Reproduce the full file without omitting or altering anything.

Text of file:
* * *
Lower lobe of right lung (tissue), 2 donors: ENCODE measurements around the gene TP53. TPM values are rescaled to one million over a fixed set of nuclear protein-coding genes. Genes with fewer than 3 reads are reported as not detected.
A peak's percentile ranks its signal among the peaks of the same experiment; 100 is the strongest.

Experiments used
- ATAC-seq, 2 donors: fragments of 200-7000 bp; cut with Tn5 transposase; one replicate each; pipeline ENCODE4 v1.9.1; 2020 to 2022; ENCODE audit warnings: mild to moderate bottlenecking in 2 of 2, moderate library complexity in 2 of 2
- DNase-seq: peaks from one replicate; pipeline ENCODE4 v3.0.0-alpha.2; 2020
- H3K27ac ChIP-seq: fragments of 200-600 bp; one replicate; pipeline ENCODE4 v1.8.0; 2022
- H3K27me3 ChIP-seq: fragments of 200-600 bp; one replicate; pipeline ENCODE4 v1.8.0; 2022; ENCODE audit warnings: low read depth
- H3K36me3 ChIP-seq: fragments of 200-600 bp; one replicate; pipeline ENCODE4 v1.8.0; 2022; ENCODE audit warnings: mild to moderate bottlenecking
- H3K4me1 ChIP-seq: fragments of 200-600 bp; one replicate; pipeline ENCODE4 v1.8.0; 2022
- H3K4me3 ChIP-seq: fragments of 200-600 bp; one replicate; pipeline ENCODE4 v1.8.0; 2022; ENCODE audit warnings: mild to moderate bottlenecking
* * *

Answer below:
Lower lobe of right lung (tissue), 2 donors: ENCODE measurements around the gene TP53. TPM values are rescaled to one million over a fixed set of nuclear protein-coding genes. Genes with fewer than 3 reads are reported as not detected.
A peak's percentile ranks its signal among the peaks of the same experiment; 100 is the strongest.

Experiments used
- ATAC-seq, 2 donors: fragments of 200-7000 bp; cut with Tn5 transposase; one replicate each; pipeline ENCODE4 v1.9.1; 2020 to 2022; ENCODE audit warnings: mild to moderate bottlenecking in 2 of 2, moderate library complexity in 2 of 2
- DNase-seq: peaks from one replicate; pipeline ENCODE4 v3.0.0-alpha.2; 2020
- H3K27ac ChIP-seq: fragments of 200-600 bp; one replicate; pipeline ENCODE4 v1.8.0; 2022
- H3K27me3 ChIP-seq: fragments of 200-600 bp; one replicate; pipeline ENCODE4 v1.8.0; 2022; ENCODE audit warnings: low read depth
- H3K36me3 ChIP-seq: fragments of 200-600 bp; one replicate; pipeline ENCODE4 v1.8.0; 2022; ENCODE audit warnings: mild to moderate bottlenecking
- H3K4me1 ChIP-seq: fragments of 200-600 bp; one replicate; pipeline ENCODE4 v1.8.0; 2022
- H3K4me3 ChIP-seq: fragments of 200-600 bp; one replicate; pipeline ENCODE4 v1.8.0; 2022; ENCODE audit warnings: mild to moderate bottlenecking